I know that I’m not alone in being highly sceptical on the economic outlook, and concerned over valuations in broad equity and bond markets.
It is something I’ve been talking about with clients and portfolio managers, advocating increased exposure to alternative asset classes that are less correlated with equities and bonds, such as proven absolute return funds and physical gold, as well as looking to reduce overall downside risk.
While reducing risk generally means having less in equity, in most cases it is not appropriate to have no equity exposure at all. The toolbox of both active and, increasingly, passive funds contains a range of styles, and investors have many options to take a more defensive stance, rather than just accepting full, broad market risk. Part of this can be achieved simply by looking for fund managers or strategies that tend to avoid some of the more cyclical sectors, such as mining, house building and banking. But it doesn’t mean just buying ‘expensive defensive’ stocks either.
A good approach is to find managers who invest in companies that have steady earnings and cashflows, stable business models and a healthy balance sheet that isn’t loaded full of debt – what some might call ‘quality’ stocks, though a sense of valuation is also important, so you’re not over-paying for these defensive qualities. You can also look for mandates that give the manager flexibility to hold cash, when they feel it is appropriate.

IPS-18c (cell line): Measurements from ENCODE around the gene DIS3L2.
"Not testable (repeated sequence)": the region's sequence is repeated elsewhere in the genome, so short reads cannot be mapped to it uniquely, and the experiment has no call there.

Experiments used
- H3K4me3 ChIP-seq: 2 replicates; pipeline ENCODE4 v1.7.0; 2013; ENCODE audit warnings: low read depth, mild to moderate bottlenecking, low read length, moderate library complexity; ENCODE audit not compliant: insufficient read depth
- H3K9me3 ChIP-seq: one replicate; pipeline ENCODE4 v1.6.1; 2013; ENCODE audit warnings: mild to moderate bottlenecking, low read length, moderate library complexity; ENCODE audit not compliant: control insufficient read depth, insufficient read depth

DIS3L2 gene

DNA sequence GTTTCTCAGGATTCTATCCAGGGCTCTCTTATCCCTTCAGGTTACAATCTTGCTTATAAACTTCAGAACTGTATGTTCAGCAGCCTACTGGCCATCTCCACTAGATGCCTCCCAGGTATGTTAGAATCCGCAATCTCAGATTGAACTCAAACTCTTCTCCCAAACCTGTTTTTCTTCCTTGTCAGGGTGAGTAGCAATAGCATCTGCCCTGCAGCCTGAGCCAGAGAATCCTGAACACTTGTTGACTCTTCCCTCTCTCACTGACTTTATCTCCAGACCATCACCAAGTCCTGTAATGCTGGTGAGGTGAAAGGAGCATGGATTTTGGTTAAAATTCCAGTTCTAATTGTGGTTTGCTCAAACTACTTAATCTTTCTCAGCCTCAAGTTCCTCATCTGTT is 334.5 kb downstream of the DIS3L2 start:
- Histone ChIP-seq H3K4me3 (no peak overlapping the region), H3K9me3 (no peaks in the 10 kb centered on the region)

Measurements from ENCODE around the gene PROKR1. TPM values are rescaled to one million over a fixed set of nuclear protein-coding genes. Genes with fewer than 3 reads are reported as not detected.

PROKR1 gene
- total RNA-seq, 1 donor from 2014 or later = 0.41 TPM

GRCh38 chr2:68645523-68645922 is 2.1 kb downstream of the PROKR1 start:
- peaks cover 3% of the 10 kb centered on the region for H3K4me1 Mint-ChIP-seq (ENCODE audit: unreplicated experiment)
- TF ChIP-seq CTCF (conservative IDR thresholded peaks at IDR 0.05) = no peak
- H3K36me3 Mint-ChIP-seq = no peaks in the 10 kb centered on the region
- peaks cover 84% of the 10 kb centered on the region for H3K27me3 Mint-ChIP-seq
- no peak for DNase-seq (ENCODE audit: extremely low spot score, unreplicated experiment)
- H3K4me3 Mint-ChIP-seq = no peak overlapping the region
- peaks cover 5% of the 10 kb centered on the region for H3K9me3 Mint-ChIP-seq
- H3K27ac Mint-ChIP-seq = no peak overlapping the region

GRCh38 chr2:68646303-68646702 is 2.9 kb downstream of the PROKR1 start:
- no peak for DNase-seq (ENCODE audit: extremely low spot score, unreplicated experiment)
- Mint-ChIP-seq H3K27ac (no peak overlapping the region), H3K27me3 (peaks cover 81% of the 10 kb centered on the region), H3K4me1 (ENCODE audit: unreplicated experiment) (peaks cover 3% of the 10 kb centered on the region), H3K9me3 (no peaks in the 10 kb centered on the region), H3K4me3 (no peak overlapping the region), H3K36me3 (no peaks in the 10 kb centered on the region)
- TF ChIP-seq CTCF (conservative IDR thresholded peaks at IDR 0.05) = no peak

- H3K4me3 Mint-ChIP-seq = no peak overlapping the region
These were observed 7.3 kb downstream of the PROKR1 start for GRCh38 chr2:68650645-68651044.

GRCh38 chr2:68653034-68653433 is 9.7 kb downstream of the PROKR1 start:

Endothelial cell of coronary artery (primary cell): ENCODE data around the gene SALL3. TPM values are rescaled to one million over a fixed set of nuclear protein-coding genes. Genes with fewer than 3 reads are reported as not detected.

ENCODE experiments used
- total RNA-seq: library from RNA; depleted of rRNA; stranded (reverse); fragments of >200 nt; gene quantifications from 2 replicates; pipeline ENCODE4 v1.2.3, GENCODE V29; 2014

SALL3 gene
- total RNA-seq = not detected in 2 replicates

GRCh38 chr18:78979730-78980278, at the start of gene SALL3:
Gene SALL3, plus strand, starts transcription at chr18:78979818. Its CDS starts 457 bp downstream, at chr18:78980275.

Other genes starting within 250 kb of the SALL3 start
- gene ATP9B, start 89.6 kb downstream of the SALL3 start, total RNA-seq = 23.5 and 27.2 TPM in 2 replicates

In the portfolios we run, we’ve been increasingly favouring these more cautious fund managers and, while they might be expected to get a little bit left behind during sharp short-term rallies, they are more likely to protect on the downside during market routs, enabling them to rise from a higher base afterwards.
Although, of course, past performance is no guarantee of future returns, it can be instructive to see how these funds have performed historically during different scenarios, such as the equity market falls in 2007-09. By way of example, within our preferred list of UK Equity funds, both JO Hambro UK Opportunities, managed by John Wood, and Liontrust Special Situations, managed by Anthony Cross and Julian Fosh, fit the bill. During the global financial crisis, while the maximum drawdown for the FTSE All-Share was 41.1 per cent, the JO Hambro fund only slipped 27.8 per cent, and the Liontrust fund shed 34.5 per cent.
Similarly, advanced beta funds, such as the iShares MSCI Europe Quality Factor Ucits ETF, aim to mechanically identify quality stocks. Although the ETF is unproven through a market cycle in a live format, the back-tested numbers are encouraging, and this is an example of how passive investors are no longer constrained by the limitations of broad market investing.
When it comes to expressing investment views in client portfolios, using the right fund can be almost as important as getting the asset allocation right. This is not always easy. It requires thorough assessment of funds’ process and philosophy, portfolio holdings and performance analysis, to gain an understanding of how a fund is likely to respond to different market conditions. But this is clearly an important area to get right.